A gale prevented Louisa being launched at Lynmouth, so the coxswain’s plan was to push, pull and tow Louisa with men and horses so that she could be launched at Porlock Weir. This journey entailed tackling hills which continue to be a challenge even to motorised vehicles nowadays. The plan worked, the ship was saved and all 18 hands on board the ship were rescued.

The Happy Moonraker’s readers may have heard of the terrible flood at Lynmouth in August 1952. Following days of storms and torrential rain on the moors, a wall of water and boulders crashed down the hillside, taking the lives of 34 people and destroying more than 100 buildings in the little town. There is a marker on a cottage wall showing how high the water came.

Lynton’s Edwardian town hall with the annual food festival taking place indoors and outside.

Lynton’s Edwardian town hall with the annual food festival taking place indoors and outside.

By chance we visited Lynton on the day of the annual Lyn food festival. Held in the Grade II listed town hall, it was a great way to taste good food, buy things to take away, and find out about some of the local specialities.

Would the holiday have been as good if it had rained every day? I would have gone to more museums and spent less time out of doors. Of course Tilly would have had fewer long walks so she would be bound to say that she loved her sunny Exmoor holiday as much as I did.

A grey wagtail photographed through the car window at Oare.

A grey wagtail photographed through the car window at Oare.

 

Trip of a lifetime – but no Caribbean holiday

Tilly was not a member of the household when I went on a tall ship sailing holiday in the Caribbean. Actually, not a lot of it was holiday, as you’ll see.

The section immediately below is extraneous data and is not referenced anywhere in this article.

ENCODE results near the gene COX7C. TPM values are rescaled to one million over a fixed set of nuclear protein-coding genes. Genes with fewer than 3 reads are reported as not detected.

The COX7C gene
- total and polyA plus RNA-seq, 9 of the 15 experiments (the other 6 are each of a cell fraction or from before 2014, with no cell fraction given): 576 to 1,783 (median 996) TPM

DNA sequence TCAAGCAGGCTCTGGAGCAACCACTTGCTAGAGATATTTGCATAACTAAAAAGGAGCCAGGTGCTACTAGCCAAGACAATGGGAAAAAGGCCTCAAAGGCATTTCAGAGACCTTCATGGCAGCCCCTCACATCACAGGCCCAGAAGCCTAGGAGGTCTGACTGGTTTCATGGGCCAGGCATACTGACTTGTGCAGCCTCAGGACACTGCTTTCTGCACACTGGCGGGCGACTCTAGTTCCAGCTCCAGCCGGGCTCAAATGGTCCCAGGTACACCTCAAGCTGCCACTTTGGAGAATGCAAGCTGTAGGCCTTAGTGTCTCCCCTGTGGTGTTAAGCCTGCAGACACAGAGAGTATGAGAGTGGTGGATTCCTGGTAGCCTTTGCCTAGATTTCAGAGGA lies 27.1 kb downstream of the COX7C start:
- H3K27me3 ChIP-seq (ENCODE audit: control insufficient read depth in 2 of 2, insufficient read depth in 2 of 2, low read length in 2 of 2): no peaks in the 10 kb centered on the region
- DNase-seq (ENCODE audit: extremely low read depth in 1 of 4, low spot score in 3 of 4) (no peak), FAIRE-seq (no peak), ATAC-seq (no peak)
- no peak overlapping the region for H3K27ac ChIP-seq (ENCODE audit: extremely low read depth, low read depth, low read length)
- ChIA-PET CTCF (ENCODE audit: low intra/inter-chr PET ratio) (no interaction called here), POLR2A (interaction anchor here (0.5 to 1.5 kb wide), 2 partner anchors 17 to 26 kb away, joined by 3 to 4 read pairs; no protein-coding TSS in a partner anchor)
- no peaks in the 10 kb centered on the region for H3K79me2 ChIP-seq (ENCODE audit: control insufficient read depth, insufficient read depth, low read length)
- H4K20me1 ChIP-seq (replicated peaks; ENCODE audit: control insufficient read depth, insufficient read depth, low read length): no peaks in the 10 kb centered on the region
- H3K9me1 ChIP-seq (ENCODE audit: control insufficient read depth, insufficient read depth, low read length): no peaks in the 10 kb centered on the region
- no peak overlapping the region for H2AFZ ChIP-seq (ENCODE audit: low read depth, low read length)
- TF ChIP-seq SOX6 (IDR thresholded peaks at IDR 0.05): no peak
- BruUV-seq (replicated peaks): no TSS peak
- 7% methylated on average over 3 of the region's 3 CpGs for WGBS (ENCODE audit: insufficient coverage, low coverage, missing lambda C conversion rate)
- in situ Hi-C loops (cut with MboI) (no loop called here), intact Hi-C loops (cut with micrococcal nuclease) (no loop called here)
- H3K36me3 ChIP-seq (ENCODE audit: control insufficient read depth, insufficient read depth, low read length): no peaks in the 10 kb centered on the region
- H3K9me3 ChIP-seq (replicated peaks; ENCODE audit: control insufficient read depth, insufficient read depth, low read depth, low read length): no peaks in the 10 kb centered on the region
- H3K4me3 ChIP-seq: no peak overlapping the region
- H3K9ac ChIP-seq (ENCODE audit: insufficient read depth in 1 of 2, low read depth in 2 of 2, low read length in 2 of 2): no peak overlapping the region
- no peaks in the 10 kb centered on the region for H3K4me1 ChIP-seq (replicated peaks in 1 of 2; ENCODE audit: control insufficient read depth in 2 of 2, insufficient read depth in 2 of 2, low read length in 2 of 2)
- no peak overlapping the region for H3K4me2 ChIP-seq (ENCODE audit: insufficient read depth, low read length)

High-level training while still in port

High-level training while still in port

JUST say two words – pipe-cot – and I’m likely to run away screaming.

In case you don’t know, a pipe-cot is a type of bunk or hammock on a ship and consists of a piece of canvas slung between two scaffold poles.

It was my bed for the ten days and nights I spent on the square-rigged Stavros S Niarchos, one of the Tall Ships Youth Trust’s training ships.

My pipe-cot was neither easy to get into nor out of, but its shape ensured that I wasn’t thrown out of it when the going got seriously rough.

As a member of the voyage crew on a trip that started and ended at Bridgetown, Barbados, I had already gleaned from the literature that it wouldn’t be like any ordinary holiday on a cruise liner.

It wasn’t.

From the moment we arrived on board and were shown our cabins (designed for up to eight people, but mercifully there were only three in ours), this was certainly a trip with a difference.

We spent the first hour or so forming a human chain to load the ship with stores from a truck parked on the quayside.

Someone was heard to mutter: “That truck couldn’t be much further away if it tried.”

From frozen chickens to boxes of ginger biscuits, cartons of fruit juice and frozen joints of beef, it all had to be brought on board and stowed.

Once that task was completed, we were supplied with waterproof jackets and harnesses, divided into one of three watches – there were eight of us in White Watch – and I was rapidly reduced to a jabbering idiot, unable to remember where I was meant to be and when, forgetting who was who, and incapable of remembering more than one knot.

I completely funked climbing up to the yards, but others shot up, as to the manner born.

I had no problems with scrubbing, cleaning, disinfecting heads (lavatories) and showers but it wasn’t much fun when you had already been on watch from midnight until 4am and had had about three hours’ sleep.

Putting the psychological games to one side, with watch leaders adopting the “good cop, bad cop” persona on the odd occasion, arriving at each of the islands we visited was wonderful.

On going ashore it was always tempting to drop to my knees and kiss the ground.

The real problems became overwhelming when we headed out 140 miles into the Atlantic so that Stavros could approach Bridgetown under sail.

She effectively demonstrated rock ’n’ roll, with disastrous effects on me and on about a dozen others.